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Associate Professor Richard Egan says everyone in a healthcare setting deserves to have their spiritual needs met.

Spirituality in healthcare is “coming of age”, says the Otago researcher co-leading an innovative study on the subject.

Associate Professor Richard Egan is the co-lead of an upcoming bicultural study which aims to create a national action plan for spiritual care in the health system, in what is believed to be a first for Aotearoa New Zealand.

There have been more than 70,000 peer-reviewed publications internationally on spirituality/religion in healthcare and the field continues to grow, he says.

“The evidence base is growing, and that evidence suggests that looking after spiritual wellbeing impacts positively on the wellbeing of patients and their whānau. Research shows 69 per cent of people have spiritual needs when they have a serious illness.”

Associate Professor Egan, from the Department of Preventive and Social Medicine, Dunedin School of Medicine, and co-lead Associate Professor Natasha Tassell-Matamua from Massey University, received almost $1.4 million for their project in the Health Research Council’s December funding round.

“I’ve been working in this field for almost 25 years and this is the first time I’ve received a large grant, so it feels like people are saying the time has come, that it’s important we know more about this and how to improve things,” he says.

The funding will enable the team, comprised of eight researchers and kaumātua, to learn more about the current state of spiritual care in healthcare in this country and people’s needs and aspirations, and create a plan to improve spiritual care for all those in the health system.

Natasha Tassell-Matamua image

Associate Professor Natasha Tassell-Matamua

Research suggests that for many Māori, wairua or spirituality is considered the most essential requirement for health. Yet many Māori experience the existing healthcare system as alienating, with poor health outcomes.

“Our research will directly address this concern by prioritising spirituality as an essential component of holistic wellbeing, thereby elevating the importance of wairuatanga as part of healthcare practice.

“We’ll be asking what spiritual care looks like in the 21st century in a bicultural, multicultural, multi-faith and no-faith Aotearoa New Zealand.”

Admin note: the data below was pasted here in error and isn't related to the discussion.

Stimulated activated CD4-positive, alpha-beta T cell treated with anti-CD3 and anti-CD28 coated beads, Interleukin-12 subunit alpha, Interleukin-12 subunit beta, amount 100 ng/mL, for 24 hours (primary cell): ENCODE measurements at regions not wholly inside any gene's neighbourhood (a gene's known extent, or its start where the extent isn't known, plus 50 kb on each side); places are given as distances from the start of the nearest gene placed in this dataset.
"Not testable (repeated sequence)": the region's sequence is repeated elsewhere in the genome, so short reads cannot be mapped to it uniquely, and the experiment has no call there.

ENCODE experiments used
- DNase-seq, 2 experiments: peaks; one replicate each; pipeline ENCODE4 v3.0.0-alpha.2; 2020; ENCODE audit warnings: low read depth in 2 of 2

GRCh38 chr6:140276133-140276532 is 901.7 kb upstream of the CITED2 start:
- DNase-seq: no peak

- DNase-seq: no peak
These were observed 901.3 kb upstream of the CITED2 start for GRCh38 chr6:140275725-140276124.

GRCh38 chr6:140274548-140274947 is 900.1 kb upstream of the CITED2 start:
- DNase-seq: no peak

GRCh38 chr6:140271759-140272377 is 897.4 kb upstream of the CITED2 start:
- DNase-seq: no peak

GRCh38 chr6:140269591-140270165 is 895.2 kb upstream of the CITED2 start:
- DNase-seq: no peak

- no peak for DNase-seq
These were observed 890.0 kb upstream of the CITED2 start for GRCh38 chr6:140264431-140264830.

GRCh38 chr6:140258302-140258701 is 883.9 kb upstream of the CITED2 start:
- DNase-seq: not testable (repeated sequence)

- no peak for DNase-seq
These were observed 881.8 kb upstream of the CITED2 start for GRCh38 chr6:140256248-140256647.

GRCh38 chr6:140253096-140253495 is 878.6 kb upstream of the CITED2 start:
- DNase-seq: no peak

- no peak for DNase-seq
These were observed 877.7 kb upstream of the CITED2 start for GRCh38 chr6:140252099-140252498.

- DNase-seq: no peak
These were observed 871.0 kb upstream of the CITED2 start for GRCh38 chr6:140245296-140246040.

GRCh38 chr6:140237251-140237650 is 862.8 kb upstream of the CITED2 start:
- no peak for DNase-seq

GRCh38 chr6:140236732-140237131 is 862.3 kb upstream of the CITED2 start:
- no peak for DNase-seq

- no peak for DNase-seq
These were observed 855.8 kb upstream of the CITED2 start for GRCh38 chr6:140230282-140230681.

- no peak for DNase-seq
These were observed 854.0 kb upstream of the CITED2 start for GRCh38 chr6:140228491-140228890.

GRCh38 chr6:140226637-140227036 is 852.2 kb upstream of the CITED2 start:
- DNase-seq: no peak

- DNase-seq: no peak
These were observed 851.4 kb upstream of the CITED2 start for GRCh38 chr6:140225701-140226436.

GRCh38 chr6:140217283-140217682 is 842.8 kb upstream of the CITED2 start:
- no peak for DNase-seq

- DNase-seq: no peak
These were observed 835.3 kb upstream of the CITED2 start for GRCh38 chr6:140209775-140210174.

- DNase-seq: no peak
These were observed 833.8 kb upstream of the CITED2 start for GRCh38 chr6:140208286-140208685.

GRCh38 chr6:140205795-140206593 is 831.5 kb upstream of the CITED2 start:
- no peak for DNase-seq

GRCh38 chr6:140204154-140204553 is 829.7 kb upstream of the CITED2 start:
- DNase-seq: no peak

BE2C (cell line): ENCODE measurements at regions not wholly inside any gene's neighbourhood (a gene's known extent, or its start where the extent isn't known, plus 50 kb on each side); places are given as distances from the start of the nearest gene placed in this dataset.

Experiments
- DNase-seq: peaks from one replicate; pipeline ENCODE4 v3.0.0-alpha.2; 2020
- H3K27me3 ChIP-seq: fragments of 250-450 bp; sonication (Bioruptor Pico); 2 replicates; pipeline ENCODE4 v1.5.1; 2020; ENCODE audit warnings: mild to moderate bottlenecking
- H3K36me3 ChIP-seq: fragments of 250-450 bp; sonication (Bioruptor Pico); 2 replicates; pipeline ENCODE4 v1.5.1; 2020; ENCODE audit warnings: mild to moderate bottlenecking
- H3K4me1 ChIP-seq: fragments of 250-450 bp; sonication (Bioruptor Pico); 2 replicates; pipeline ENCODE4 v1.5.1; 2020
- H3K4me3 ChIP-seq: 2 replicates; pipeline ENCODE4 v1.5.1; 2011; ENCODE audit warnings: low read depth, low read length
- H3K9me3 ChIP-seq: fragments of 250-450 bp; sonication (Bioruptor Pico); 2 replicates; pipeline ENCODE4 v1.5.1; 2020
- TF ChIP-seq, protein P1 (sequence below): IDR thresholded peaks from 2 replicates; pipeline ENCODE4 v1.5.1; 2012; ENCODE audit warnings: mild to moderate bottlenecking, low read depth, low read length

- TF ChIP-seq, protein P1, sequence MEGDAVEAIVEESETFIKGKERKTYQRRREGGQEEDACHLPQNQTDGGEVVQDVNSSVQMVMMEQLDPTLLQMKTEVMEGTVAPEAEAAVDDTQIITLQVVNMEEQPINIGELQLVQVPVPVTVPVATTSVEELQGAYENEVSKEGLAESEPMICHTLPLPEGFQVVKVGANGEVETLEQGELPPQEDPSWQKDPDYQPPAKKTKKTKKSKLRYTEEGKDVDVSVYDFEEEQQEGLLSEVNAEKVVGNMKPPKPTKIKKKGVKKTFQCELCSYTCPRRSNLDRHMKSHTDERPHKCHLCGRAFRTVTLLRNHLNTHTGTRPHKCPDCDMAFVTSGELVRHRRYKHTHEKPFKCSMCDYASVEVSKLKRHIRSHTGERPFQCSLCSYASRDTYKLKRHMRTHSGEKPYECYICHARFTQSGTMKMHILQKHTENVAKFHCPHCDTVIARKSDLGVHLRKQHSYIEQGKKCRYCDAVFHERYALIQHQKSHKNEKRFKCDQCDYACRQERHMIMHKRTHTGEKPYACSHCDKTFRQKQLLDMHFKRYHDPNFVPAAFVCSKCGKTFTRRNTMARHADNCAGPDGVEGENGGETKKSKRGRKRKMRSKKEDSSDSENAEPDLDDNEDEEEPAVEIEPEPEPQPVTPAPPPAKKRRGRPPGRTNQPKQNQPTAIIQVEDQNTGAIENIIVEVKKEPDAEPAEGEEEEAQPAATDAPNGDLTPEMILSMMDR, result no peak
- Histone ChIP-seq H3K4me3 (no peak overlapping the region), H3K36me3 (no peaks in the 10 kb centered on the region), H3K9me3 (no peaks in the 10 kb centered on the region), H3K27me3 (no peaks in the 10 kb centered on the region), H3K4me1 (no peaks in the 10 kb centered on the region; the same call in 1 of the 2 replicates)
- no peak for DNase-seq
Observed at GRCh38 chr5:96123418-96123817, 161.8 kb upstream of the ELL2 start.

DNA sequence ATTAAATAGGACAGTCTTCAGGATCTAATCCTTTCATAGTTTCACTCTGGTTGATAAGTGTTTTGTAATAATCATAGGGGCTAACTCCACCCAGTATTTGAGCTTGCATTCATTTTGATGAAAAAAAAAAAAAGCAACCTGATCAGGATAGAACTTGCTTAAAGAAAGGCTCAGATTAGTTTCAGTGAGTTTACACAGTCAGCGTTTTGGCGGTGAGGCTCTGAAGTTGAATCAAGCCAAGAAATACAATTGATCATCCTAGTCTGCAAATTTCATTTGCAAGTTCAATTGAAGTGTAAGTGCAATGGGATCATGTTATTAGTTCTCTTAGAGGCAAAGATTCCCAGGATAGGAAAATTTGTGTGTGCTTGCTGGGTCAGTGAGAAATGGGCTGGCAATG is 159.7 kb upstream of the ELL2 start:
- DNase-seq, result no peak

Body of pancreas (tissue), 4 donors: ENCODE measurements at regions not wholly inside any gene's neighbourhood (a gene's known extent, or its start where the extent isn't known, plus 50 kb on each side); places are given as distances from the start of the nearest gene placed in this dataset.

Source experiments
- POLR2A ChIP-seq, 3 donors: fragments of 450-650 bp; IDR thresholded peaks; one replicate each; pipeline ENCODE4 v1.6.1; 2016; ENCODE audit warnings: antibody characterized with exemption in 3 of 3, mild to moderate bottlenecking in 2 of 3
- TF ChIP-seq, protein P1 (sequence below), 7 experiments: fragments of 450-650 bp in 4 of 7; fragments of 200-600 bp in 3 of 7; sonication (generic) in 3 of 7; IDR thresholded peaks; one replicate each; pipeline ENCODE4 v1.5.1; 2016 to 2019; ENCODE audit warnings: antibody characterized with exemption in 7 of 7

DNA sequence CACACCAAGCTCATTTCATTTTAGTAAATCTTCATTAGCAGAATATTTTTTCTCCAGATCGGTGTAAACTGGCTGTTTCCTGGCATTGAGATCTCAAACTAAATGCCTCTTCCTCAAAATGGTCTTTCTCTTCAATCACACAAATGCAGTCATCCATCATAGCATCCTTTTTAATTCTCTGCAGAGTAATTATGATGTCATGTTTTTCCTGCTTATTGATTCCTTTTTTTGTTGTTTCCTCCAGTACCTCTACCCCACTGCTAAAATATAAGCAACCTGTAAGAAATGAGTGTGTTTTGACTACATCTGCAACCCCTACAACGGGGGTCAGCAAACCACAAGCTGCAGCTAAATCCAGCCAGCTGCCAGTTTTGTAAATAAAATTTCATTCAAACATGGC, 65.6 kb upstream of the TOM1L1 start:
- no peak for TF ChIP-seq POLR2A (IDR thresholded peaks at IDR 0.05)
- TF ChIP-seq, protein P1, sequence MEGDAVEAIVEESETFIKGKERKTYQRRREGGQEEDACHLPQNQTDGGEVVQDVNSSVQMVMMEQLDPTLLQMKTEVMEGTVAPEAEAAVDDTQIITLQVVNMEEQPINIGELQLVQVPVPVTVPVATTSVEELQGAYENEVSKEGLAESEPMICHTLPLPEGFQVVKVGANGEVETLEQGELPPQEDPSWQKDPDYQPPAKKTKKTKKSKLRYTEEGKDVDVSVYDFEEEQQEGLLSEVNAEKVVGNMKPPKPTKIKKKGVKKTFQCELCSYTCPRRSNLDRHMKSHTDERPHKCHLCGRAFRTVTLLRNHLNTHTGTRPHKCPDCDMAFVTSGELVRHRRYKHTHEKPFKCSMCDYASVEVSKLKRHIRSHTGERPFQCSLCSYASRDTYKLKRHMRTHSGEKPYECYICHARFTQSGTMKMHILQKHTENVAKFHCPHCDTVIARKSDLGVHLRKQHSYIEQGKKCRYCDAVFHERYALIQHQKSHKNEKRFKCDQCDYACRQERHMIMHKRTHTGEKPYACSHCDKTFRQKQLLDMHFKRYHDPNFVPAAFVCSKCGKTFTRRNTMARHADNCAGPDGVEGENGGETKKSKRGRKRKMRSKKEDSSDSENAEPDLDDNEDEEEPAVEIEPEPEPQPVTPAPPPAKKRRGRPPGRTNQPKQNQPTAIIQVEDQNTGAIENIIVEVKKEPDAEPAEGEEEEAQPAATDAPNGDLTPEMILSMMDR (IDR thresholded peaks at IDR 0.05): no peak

The three-year project has three phases. Phase one, the whanaungatanga phase, will build relationships with communities and start a national conversation about spiritual care through 10 wānanga and 10 virtual hui.

Phase two involves mapping the spiritual care environment through qualitative and quantitative studies. A wide range of people will be surveyed, including healthcare professionals, chaplains working in places such as hospitals and rest homes, Māori communities, and organisations such as Te Whatu Ora and the Ministry of Health.

Phase three is a national hui to co-design evidence-informed recommendations and an action plan to transform spiritual care in Aotearoa New Zealand.

Associate Professor Egan emphasises that chaplains and other spiritual care experts are currently engaged in valuable work. However, he highlights that "this project aims to better understand and improve spiritual care in an evolving landscape".

Depending on the findings, this may include bolstering policy, resources, capacity and training for specialists in this field, such as chaplains and spiritual care experts, as well as for healthcare generalists like doctors, nurses and physiotherapists.

When teaching medical students, he explains that the spiritual aspects of care need to be patient-led.

“It’s about affirming the holistic view of health and medicine. The meeting of spiritual needs is a right for everyone.”

-  Kōrero by Andrea Jones, Team Leader, Divisional Communications

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